The New York Times "Corner Office" column features an interview with Sir Terry Leahy, the former CEO of Tesco, in which he discusses, in self-deprecating terms, his own management style.

    Excerpts:

    • "When I joined Tesco, somebody said to me, 'They’ll eat you alive,' because it was known as a bit of a hard-charging place. That sort of brought out the street kid in me, and made me a little bit hard and combative. I had to learn later that there’s another way to get the best out of people, which is to really motivate them and make them feel good about themselves. So I changed. I like to think that was closer to the real me anyway. I like to motivate people. I’m not political. I don’t hold grudges. Later on, I tried to codify for the company how people should behave, and what kind of treatment they could expect from others."

    • "I suppose the contribution I made was energizing people by setting an objective and making a big personal contribution toward that objective. The other thing was probably that I always had an innate sense of justice and fairness, so I probably treated people O.K. Because I’m a little introverted, I’ve never had personal favorites, so people always felt that they’d be treated the same as anybody else."

    "If I had to sum it up, it would be about being generous at work rather than selfish. It is amazing how often you see people who can’t help themselves — because of their ambition or their insecurities or whatever — and that they’re basically selfish and they take out rather than give.

    • "For some people, that’s a transition that they have to make, and not everybody can make it. Sometimes the brightest find it the hardest to make that transition because they’ve always been better than the people around them. They find it hard to trust the people around them to do the work. They think, 'Well, I know best.' When you see organizations that struggle, it’s mainly that people can’t trust. The leaders can’t trust, and then the teams don’t trust each other. You have to create conditions where people can work together because they trust each other, and that really empowers the organization."

    Leahy also did an interview with the Guardian in the UK in which he talked about how supercenters have ruined many downtown locations into ghost towns:

    "Asked if seeing boarded-up shops made him sad, Leahy said: 'It does, but it is part of progress. People are not made to shop in supermarkets, they choose to shop there. High streets– some of them are medieval and the way that we live our lives now is very different, so what you have to do is make sure the benefits do outweigh the costs, and I think that they do'."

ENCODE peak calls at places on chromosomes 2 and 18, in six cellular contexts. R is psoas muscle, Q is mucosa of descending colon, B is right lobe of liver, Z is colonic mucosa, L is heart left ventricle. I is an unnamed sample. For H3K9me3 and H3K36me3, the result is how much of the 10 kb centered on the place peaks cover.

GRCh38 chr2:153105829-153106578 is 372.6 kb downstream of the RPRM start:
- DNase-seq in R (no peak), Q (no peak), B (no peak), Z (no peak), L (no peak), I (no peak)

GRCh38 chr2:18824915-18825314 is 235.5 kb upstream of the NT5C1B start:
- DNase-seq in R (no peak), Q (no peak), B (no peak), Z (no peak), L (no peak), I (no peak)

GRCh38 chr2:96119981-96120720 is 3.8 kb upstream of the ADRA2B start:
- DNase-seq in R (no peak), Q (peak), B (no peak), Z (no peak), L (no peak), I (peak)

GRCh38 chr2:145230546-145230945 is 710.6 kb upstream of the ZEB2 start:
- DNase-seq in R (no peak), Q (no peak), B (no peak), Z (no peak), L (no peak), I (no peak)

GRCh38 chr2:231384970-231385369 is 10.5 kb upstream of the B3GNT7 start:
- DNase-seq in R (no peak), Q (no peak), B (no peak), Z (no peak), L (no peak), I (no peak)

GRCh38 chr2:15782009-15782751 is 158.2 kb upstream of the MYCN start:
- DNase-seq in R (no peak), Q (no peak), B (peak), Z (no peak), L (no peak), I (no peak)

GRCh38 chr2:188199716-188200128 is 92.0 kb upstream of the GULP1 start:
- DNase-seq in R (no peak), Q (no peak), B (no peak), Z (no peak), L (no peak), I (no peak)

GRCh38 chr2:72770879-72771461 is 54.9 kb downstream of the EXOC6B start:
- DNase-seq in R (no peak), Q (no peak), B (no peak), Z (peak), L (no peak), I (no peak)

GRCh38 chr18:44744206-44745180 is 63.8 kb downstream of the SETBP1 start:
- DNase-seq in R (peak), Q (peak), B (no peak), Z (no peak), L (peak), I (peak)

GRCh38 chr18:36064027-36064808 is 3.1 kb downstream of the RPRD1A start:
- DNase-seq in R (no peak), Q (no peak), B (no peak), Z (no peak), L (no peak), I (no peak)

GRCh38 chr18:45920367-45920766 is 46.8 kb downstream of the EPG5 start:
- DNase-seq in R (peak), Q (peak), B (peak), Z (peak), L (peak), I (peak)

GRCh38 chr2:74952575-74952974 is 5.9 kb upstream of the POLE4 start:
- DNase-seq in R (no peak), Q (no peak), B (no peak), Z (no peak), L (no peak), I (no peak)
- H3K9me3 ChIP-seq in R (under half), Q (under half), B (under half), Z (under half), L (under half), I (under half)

KC's View:
    Leahy also appeared over the weekend on the iconic BBC radio program "Desert Island Discs," the program on which, as part of the interview, guests talk about they'd want to have with them if they were stranded on a desert island. Leahy's choices: "I Wanna Hold Your Hand," by the Beatles; "When You Were Sweet Sixteen," by The Fureys & David Arthur; "Homeward Bound," by Simon & Garfunkel; "Just Can't Get Enough," by Depeche Mode; Pachibel's "Canon"; "Father & Son," by Cat Stevens; Handel's "Messiah"; and "L'amour est un oiseau rebelle 'Habanera'," by Georges Bizet.

    BTW...in one of these interviews, Leahy says he's glad to be out of the spotlight. He must define "out of the spotlight" differently than most people.

    I do think that much of what Leahy says is instructive. We've all heard about - or experienced personally - executives who think the sun rises and sets with their opinions, who love the political jousting as people try to gain their favor, who do not delegate well because they fear strong people who might threaten their supremacy, and who prefer a hierarchical organization with a top-down culture, rather than one that understands the importance of front line personnel and the value of ideas that bubble up from the ranks. Leahy's way certainly sounds better.

    Published on: February 4, 2013

    The Wall Street Journal reports on a problem that some say is the most vexing one facing America:

    "Forget the debt ceiling. Forget the fiscal cliff, the sequestration cliff and the entitlement cliff. Those are all just symptoms. What America really faces is a demographic cliff: The root cause of most of our problems is our declining fertility rate.

    "The fertility rate is the number of children an average woman bears over the course of her life. The replacement rate is 2.1. If the average woman has more children than that, population grows. Fewer, and it contracts. Today, America's total fertility rate is 1.93, according to the latest figures from the Centers for Disease Control and Prevention; it hasn't been above the replacement rate in a sustained way since the early 1970s.